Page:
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It wasn't so much hitting the crossbar with 50/1 pick Kiradech Aphibarnrat last week, more like missing an open goal with the Thai leading by a shot with 4 holes to play with hardly a prolific pack of winners on his tail. A pair of 7s coming home turned a likely victory into a blank though to once again underline how unpredictable this game can be as for the second consecutive week a final round, final group position has failed to deliver a bean. Anyway, enough of the wallowing, let's put things right this week in the Algarve as the European Tour returns to Vilamoura for the Portugal Masters.
A slight change in position on the schedule and a new name for the Victoria Clube de Golfe shouldn't put punters off - this is the same event being held on the same Arnold Palmer track as we've seen on the European Tour circuit for the past 10 years. Thomas Pieters is the star attraction here once again and the highest-ranked player in the field with an OWGR of 31st and personal best of 6th here the year before last, however he's an uneasy 14/1 in the betting with current form of MC/MC/66 following his 4th place finish at Firestone early last month. Former winner Shane Lowry, who finished 7th at the Wyndham Championship on his last outing a month ago, follows Pieters at 16/1 and Andy Sullivan, who's finished 1st and 2nd here over the past 2 years but has missed his last 2 cuts, is available at 20/1 at the time of writing. This isn't an event that's overly favoured the favourites though in recent times and with question marks against some of the top players it makes for an intriguing contest.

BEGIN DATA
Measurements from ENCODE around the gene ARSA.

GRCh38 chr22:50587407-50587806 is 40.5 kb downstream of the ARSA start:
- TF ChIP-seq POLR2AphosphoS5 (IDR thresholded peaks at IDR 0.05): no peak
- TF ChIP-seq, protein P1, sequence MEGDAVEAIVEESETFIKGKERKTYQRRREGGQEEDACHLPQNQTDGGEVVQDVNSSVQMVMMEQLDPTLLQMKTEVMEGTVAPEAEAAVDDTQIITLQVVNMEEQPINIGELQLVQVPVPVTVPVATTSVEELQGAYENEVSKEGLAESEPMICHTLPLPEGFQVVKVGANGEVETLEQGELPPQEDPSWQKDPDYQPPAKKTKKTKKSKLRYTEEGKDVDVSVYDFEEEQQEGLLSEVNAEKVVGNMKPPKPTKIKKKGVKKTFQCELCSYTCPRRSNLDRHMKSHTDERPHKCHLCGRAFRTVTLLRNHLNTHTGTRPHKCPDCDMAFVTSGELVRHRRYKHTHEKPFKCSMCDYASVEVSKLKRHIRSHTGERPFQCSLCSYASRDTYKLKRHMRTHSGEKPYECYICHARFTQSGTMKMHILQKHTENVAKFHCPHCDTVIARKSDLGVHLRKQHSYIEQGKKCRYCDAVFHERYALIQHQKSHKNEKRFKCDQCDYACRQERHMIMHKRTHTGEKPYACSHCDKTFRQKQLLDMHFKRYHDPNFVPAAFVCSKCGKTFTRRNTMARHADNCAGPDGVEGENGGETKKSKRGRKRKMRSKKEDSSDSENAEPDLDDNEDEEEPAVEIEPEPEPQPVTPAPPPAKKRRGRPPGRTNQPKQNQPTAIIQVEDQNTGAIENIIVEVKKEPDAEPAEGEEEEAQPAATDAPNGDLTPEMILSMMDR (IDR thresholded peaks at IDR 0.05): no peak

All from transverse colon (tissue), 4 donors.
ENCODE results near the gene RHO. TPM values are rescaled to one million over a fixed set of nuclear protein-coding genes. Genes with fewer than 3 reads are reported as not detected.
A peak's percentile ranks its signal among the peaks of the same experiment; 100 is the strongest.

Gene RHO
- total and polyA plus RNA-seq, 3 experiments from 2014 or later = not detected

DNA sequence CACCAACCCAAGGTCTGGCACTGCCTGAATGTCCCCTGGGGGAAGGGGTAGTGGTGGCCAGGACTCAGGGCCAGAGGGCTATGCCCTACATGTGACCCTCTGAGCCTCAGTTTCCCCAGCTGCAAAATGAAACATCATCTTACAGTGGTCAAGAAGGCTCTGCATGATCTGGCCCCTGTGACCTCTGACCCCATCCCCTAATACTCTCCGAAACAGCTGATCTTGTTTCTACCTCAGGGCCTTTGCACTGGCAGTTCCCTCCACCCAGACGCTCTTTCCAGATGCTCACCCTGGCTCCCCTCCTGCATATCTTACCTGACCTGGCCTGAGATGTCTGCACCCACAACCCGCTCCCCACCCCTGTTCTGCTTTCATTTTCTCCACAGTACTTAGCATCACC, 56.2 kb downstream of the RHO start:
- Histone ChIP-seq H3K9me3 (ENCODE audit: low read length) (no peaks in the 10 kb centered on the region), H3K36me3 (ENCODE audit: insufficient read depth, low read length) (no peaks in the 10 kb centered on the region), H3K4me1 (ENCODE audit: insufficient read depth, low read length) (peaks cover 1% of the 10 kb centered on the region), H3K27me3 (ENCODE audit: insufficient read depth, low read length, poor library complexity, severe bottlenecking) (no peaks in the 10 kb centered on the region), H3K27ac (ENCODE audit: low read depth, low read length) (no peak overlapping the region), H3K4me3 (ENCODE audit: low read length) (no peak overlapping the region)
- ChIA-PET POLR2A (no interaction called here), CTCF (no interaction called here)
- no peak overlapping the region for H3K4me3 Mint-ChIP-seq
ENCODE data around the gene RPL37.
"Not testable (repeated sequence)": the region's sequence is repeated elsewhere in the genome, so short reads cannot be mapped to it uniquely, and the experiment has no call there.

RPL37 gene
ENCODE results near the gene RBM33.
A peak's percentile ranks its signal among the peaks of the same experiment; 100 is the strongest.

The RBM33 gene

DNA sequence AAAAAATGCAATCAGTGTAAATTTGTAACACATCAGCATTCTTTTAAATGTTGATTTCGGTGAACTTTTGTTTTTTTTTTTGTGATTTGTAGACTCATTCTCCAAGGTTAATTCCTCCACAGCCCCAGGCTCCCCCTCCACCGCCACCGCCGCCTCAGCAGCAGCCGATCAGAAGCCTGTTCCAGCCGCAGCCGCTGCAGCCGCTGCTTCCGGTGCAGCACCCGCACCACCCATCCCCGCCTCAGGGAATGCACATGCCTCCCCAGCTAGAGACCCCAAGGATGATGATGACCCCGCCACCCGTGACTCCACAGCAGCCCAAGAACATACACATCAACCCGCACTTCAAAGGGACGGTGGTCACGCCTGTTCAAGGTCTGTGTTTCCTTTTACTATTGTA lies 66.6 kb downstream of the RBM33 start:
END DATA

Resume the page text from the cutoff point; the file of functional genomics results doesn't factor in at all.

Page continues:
Over on the PGA Tour, Steve Bamford wraps up the FedEx Cup Playoffs looking to build on his excellent 45/1 winner in the shape of Marc Leishman last week - you can read his Tour Championship preview here.
Dom Pedro Victoria Golf Course, Vilamoura, Portugal. Designer: Arnold Palmer, 2004; Course Type: Resort; Par: 71; Length: 7,146 yards; Fairways: Bermuda; Rough: Rye/Bermuda; Greens: L93 Bentgrass/Poa; Stimp: 10.5ft.
Course Overview. The Victoria course tends to be set up to suit the more aggressive players who can handle the fast, undulating bent/poa greens, however a premium still remains on finding the vast majority of greens in regulation to be in position to make a decent enough score. The 7,146 yard, par 71 Arnold Palmer design is pretty flat and exposed with water in play on 7 holes and a number of strategically-placed fairway bunkers to contend with, however it's not overly difficult by today's standards and a score of 18-under par or better is likely to be required to be in with a sniff come Sunday afternoon. A few years' worth of growth for the scattered trees and shrubs won't overly scare the players and birdie-making is the order of the day to succeed around here with a fairly good weather forecast allowing for low scores.
Tournament Stats. We've published some key player statistics for this week's Portugal Masters that will help to shape a view on players who traditionally play well at this event: Current Form | Tournament Form | First Round Leader Stats | Top 20 Finishes.